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Georgia detains Russian peacekeepers, confiscates ‘illegal’ missiles

By Temuri Kiguradze
Thursday, June 19
Georgia briefly detained four Russian peacekeepers south of the Abkhazian conflict zone two days ago and confiscated anti-tank missiles which Tbilisi officials say violate the peacekeeping mandate.

Moscow says its peacekeepers, who were released hours later, were acting legally and demands the immediate return of the missiles.

Russian President Dmitry Medvedev told Georgian counterpart Mikheil Saakashvili in a telephone conversation yesterday that “provocations” against Russian peacekeepers are “unacceptable,” the Russian news agency RIA Novosti reported, quoting a Kremlin statement.

The incident was a top news story in Georgia, with television stations broadcasting images of troops unloading boxes of missiles bearing Russian markings and Russian soldiers being bundled into unmarked Nivas.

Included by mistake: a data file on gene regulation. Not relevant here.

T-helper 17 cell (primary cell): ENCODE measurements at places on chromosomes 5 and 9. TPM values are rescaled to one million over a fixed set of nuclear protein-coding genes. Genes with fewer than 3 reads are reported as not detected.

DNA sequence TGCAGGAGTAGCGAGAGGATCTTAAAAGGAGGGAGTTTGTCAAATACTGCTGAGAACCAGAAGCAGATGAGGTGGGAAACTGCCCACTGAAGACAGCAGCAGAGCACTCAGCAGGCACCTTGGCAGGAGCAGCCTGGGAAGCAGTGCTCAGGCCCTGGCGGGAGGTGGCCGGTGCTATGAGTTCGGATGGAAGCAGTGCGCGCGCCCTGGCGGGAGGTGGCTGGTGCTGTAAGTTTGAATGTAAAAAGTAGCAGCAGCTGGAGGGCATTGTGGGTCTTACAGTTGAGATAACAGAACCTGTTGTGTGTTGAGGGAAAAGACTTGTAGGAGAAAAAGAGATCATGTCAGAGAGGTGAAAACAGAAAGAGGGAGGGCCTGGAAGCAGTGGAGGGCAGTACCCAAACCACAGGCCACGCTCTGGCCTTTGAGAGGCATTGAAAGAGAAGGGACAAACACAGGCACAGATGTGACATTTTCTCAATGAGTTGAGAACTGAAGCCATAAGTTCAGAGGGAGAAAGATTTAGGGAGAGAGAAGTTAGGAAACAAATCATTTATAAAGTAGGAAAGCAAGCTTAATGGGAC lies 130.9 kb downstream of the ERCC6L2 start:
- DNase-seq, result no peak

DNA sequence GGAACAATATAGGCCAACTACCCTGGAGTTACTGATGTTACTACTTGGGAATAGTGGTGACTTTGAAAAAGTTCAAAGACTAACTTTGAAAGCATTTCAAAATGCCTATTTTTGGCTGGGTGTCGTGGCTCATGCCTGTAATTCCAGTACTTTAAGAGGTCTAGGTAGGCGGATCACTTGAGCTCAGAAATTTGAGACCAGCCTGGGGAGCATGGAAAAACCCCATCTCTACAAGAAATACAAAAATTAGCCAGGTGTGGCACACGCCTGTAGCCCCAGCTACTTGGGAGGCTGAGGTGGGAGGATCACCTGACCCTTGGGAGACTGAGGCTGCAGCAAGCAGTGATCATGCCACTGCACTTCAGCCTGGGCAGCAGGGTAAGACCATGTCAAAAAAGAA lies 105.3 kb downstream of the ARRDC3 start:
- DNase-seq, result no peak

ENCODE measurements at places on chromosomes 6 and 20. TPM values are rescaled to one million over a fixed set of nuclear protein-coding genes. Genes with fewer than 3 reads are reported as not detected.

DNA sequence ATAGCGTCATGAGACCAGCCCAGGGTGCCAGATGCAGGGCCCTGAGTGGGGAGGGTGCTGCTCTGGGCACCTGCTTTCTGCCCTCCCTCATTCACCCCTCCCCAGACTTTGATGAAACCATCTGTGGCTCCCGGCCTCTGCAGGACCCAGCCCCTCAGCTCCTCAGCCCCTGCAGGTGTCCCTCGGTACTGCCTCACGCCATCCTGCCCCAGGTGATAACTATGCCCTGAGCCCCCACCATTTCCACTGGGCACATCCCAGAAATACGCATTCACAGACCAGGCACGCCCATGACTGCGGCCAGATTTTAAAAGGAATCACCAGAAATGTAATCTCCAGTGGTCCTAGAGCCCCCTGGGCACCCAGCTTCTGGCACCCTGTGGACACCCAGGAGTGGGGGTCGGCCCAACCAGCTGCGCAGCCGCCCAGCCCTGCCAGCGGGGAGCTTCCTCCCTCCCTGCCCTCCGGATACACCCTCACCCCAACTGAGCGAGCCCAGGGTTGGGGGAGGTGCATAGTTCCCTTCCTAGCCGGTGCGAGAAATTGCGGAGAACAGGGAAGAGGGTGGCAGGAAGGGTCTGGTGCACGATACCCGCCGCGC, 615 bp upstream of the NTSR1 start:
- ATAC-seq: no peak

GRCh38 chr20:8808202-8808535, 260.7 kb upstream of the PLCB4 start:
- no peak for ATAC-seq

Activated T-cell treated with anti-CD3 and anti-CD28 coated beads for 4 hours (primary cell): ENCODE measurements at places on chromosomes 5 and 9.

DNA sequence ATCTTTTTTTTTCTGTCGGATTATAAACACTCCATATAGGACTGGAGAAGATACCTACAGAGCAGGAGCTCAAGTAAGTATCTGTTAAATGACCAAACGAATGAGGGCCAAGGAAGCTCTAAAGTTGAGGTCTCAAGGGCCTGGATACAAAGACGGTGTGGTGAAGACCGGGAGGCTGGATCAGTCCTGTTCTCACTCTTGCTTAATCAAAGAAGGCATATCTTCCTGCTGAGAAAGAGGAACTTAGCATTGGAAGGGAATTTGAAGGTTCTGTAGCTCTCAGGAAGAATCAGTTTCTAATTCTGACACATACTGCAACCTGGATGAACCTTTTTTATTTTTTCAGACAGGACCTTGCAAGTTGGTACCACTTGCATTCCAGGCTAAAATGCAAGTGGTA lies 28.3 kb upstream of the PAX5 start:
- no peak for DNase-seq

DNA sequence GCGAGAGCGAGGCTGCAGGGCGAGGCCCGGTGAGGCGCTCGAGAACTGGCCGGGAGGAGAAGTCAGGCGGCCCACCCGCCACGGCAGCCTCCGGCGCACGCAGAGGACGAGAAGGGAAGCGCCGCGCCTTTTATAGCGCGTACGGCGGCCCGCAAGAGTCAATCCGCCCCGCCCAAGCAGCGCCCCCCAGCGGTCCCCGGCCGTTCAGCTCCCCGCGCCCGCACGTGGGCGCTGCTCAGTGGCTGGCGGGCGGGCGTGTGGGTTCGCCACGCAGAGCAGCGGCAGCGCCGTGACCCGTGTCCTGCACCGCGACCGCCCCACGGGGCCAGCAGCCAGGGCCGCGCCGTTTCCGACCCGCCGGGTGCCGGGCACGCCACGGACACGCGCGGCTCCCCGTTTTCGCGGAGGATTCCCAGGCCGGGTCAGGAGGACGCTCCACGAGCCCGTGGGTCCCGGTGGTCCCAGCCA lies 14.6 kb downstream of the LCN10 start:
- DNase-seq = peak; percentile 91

Mamuka Kurashvili, head of Georgian peacekeeping operations, said the Russian troops were unlawfully transiting military hardware to a Russian checkpoint in Zugdidi district, just south of breakaway Abkhazia.

“Guided anti-tank missiles were among the ammunition being transported by the peacekeepers,” Interior Ministry spokesman Shota Utiashvili told journalists.

He said the documentation provided by the peacekeepers did not account for the cargo they were carrying.

“We have no idea why peacekeepers would need guided missiles in the conflict zone,” he said.

Russian denies its troops violated its peacekeeping mandate. Vladimir Rogozin, a commander of Russian peacekeeping forces, described the detention as “illegal and uncivilized,” and called on the Georgian side to return the confiscated hardware.

Another representative of the Russian forces said the peacekeepers were transporting “standard antitank missiles” belonging to an antitank platoon of a battalion that has been operating in the conflict zone for years, and pointed out that both the Georgian and the Abkhaz operate tank divisions.

Georgian officials ruled out returning the hardware. An Interior Ministry representative said Tbilisi saw no grounds for giving back the missiles to the peacekeepers, reiterating that they were being transited illegally and without proper documentation.

Georgia has stepped up calls for a revision of the Russian-led peacekeeping format in its conflict regions in recent weeks after Russia moved to increase formal ties with the separatist regimes before deploying additional troops to Abkhazia.